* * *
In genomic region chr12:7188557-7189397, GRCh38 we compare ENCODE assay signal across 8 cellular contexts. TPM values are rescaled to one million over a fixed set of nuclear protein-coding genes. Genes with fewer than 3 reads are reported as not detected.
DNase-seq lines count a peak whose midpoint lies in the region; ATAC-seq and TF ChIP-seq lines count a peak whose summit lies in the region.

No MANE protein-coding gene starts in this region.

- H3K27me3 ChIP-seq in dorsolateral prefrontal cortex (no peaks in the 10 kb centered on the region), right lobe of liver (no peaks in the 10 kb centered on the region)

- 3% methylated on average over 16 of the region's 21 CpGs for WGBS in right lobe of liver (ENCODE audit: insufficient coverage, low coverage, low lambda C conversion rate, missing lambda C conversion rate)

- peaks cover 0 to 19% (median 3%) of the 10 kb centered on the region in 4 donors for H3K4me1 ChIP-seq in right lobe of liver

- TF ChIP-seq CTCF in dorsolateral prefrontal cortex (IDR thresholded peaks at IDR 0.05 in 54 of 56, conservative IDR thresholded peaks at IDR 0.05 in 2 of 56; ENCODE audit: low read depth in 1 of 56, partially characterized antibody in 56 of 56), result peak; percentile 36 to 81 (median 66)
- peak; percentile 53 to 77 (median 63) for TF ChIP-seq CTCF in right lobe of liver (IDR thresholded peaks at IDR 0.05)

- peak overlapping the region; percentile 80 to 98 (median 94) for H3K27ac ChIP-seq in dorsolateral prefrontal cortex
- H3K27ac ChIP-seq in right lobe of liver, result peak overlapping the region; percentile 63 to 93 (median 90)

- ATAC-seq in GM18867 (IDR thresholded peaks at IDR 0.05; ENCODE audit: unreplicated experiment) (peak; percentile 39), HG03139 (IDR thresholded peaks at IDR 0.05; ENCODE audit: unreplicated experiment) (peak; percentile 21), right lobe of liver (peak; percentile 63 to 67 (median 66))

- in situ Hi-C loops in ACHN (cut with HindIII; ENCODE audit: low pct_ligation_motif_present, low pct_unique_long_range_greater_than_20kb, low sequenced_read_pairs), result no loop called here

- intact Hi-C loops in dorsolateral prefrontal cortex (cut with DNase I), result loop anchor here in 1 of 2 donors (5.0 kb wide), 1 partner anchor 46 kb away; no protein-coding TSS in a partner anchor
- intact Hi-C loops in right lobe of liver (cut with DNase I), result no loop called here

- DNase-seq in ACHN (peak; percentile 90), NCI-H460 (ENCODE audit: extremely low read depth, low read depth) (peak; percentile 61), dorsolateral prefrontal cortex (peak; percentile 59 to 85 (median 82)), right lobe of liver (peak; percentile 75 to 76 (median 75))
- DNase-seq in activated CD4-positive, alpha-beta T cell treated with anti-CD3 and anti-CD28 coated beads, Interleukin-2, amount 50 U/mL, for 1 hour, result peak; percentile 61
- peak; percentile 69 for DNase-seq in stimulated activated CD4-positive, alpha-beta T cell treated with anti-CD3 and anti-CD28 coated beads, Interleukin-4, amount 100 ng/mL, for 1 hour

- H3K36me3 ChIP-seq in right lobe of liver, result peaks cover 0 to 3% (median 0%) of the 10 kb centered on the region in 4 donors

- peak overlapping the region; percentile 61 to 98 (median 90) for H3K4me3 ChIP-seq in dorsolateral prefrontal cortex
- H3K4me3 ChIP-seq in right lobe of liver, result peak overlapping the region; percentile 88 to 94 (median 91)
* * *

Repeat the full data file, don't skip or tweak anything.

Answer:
In genomic region chr12:7188557-7189397, GRCh38 we compare ENCODE assay signal across 8 cellular contexts. TPM values are rescaled to one million over a fixed set of nuclear protein-coding genes. Genes with fewer than 3 reads are reported as not detected.
DNase-seq lines count a peak whose midpoint lies in the region; ATAC-seq and TF ChIP-seq lines count a peak whose summit lies in the region.

No MANE protein-coding gene starts in this region.

- H3K27me3 ChIP-seq in dorsolateral prefrontal cortex (no peaks in the 10 kb centered on the region), right lobe of liver (no peaks in the 10 kb centered on the region)

- 3% methylated on average over 16 of the region's 21 CpGs for WGBS in right lobe of liver (ENCODE audit: insufficient coverage, low coverage, low lambda C conversion rate, missing lambda C conversion rate)

- peaks cover 0 to 19% (median 3%) of the 10 kb centered on the region in 4 donors for H3K4me1 ChIP-seq in right lobe of liver

- TF ChIP-seq CTCF in dorsolateral prefrontal cortex (IDR thresholded peaks at IDR 0.05 in 54 of 56, conservative IDR thresholded peaks at IDR 0.05 in 2 of 56; ENCODE audit: low read depth in 1 of 56, partially characterized antibody in 56 of 56), result peak; percentile 36 to 81 (median 66)
- peak; percentile 53 to 77 (median 63) for TF ChIP-seq CTCF in right lobe of liver (IDR thresholded peaks at IDR 0.05)

- peak overlapping the region; percentile 80 to 98 (median 94) for H3K27ac ChIP-seq in dorsolateral prefrontal cortex
- H3K27ac ChIP-seq in right lobe of liver, result peak overlapping the region; percentile 63 to 93 (median 90)

- ATAC-seq in GM18867 (IDR thresholded peaks at IDR 0.05; ENCODE audit: unreplicated experiment) (peak; percentile 39), HG03139 (IDR thresholded peaks at IDR 0.05; ENCODE audit: unreplicated experiment) (peak; percentile 21), right lobe of liver (peak; percentile 63 to 67 (median 66))

- in situ Hi-C loops in ACHN (cut with HindIII; ENCODE audit: low pct_ligation_motif_present, low pct_unique_long_range_greater_than_20kb, low sequenced_read_pairs), result no loop called here

- intact Hi-C loops in dorsolateral prefrontal cortex (cut with DNase I), result loop anchor here in 1 of 2 donors (5.0 kb wide), 1 partner anchor 46 kb away; no protein-coding TSS in a partner anchor
- intact Hi-C loops in right lobe of liver (cut with DNase I), result no loop called here

- DNase-seq in ACHN (peak; percentile 90), NCI-H460 (ENCODE audit: extremely low read depth, low read depth) (peak; percentile 61), dorsolateral prefrontal cortex (peak; percentile 59 to 85 (median 82)), right lobe of liver (peak; percentile 75 to 76 (median 75))
- DNase-seq in activated CD4-positive, alpha-beta T cell treated with anti-CD3 and anti-CD28 coated beads, Interleukin-2, amount 50 U/mL, for 1 hour, result peak; percentile 61
- peak; percentile 69 for DNase-seq in stimulated activated CD4-positive, alpha-beta T cell treated with anti-CD3 and anti-CD28 coated beads, Interleukin-4, amount 100 ng/mL, for 1 hour

- H3K36me3 ChIP-seq in right lobe of liver, result peaks cover 0 to 3% (median 0%) of the 10 kb centered on the region in 4 donors

- peak overlapping the region; percentile 61 to 98 (median 90) for H3K4me3 ChIP-seq in dorsolateral prefrontal cortex
- H3K4me3 ChIP-seq in right lobe of liver, result peak overlapping the region; percentile 88 to 94 (median 91)